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During the past decade, concerns about energy security have reached levels not witnessed in the developed democracies since the 1970s and early 1980s. In good part because of such concerns, each of the largest of these countries – Britain, France, Germany, Japan, and the United States – has conducted a major review of energy policy, initiated significant policy changes, or both. Also like the 1970s, recent years have seen a variety of proposals for international cooperation to promote energy security. This is where the similarities with the past largely end, however. In contrast to the earlier period, when the principal sources of concern in these countries were high oil prices and uncertain oil supplies, recent worries about energy security have been much more diverse. This paper describes these differences and explores their implications. It argues that the disparities in today's energy security concerns and policy preferences in the major developed democracies are due in part to the divergent policies pursued in response to the oil shocks of the 1970s. It also argues that the present differences will make meaningful cooperation by these countries to promote energy security, which was never easy in the past, yet more difficult.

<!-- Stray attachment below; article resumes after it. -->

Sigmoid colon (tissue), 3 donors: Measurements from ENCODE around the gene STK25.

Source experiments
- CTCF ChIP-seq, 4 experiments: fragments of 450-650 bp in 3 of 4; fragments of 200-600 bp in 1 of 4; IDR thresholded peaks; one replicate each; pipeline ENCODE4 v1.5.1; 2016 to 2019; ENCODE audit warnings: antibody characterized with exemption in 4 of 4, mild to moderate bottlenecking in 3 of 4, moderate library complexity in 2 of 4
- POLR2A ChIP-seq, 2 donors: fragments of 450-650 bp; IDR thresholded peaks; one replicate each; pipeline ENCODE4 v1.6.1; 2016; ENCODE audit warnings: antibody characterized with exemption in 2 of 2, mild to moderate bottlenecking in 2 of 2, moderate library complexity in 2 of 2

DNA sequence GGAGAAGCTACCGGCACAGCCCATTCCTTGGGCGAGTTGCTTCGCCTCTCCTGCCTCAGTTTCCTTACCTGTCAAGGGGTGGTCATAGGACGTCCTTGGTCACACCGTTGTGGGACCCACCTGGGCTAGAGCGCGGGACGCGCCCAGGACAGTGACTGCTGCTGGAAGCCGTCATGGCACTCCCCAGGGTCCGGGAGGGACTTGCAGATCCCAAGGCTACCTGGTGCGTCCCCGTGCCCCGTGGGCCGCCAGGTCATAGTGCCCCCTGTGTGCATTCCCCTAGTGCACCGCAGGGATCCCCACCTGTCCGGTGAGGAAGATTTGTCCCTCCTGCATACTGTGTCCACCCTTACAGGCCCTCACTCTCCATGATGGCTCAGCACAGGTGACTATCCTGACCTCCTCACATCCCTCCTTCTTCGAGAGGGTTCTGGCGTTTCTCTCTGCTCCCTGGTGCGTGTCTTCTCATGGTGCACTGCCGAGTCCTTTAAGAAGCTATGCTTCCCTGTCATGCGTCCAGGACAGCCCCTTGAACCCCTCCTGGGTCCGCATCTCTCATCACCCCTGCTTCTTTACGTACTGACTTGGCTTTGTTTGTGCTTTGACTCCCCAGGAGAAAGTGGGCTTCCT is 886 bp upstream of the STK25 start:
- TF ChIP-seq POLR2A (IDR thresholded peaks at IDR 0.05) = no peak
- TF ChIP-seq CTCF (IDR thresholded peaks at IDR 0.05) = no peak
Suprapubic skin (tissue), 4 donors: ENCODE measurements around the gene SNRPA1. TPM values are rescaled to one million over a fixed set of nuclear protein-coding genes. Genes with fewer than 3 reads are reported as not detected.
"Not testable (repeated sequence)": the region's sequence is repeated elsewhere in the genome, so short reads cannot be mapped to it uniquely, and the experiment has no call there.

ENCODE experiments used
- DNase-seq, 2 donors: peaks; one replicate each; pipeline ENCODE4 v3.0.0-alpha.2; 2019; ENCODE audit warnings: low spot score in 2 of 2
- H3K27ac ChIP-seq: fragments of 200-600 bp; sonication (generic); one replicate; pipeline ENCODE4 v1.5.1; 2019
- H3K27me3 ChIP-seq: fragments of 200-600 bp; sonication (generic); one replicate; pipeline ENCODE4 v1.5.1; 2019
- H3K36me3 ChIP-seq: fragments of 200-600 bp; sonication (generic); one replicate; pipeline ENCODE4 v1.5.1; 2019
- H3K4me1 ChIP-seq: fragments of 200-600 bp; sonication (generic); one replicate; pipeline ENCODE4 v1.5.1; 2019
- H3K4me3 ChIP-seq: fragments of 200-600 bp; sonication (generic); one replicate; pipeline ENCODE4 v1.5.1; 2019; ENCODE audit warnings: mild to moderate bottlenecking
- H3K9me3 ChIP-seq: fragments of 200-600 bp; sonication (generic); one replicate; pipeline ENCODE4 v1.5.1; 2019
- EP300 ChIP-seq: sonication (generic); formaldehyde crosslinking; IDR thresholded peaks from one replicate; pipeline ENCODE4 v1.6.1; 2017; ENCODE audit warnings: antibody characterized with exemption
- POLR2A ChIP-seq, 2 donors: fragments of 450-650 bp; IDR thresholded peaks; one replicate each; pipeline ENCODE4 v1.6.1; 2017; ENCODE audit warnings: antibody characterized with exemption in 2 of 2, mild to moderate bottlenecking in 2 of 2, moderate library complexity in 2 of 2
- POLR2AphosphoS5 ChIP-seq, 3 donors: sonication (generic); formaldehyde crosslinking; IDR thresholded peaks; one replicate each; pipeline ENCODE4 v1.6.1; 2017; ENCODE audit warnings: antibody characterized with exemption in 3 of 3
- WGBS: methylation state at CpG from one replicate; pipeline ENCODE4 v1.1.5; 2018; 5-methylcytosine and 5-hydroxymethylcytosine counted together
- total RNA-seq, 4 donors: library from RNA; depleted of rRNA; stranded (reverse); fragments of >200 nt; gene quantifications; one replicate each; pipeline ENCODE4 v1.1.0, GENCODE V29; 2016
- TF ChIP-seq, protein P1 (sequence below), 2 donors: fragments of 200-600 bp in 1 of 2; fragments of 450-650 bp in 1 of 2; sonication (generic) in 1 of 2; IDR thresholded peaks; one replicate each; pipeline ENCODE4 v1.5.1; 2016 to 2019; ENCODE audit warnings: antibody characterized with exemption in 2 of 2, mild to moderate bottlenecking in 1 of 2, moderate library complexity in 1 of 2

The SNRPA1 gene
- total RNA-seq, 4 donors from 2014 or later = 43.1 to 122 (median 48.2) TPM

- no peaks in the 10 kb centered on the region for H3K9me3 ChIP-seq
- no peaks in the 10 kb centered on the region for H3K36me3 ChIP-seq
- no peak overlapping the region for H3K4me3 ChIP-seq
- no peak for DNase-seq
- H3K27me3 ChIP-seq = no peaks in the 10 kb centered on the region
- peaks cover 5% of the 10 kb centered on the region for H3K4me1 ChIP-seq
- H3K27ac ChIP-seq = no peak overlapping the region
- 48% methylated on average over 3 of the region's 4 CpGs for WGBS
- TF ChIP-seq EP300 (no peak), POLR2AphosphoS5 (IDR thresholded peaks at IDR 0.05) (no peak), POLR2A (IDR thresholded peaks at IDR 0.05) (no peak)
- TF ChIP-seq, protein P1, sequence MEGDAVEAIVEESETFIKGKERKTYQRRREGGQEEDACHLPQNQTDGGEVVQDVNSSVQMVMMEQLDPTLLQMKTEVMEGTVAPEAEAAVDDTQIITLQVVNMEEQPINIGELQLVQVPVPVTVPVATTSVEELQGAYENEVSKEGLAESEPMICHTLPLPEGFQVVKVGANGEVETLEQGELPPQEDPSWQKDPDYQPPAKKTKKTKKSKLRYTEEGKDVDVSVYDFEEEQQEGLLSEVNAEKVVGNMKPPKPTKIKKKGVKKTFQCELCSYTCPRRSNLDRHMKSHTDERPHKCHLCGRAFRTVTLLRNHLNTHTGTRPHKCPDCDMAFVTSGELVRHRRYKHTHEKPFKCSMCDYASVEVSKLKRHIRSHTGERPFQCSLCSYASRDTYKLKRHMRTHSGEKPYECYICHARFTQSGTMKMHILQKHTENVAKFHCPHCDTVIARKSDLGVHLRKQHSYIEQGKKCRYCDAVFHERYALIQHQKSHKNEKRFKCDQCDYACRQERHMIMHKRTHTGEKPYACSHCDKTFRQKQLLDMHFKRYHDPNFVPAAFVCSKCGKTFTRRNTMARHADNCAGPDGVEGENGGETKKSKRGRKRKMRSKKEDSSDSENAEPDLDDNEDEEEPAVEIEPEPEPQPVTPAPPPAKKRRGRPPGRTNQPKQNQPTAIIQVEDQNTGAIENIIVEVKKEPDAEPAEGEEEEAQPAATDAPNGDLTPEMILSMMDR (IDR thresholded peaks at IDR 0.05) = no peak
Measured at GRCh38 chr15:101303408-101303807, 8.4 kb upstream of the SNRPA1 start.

This is an Accepted Manuscript of an article published by Taylor & Frances in:

Duffield, John S. “The Return of Energy Insecurity in the Developed Democracies,” Contemporary Security Policy 33, no. 1 (April 2012): 1-26.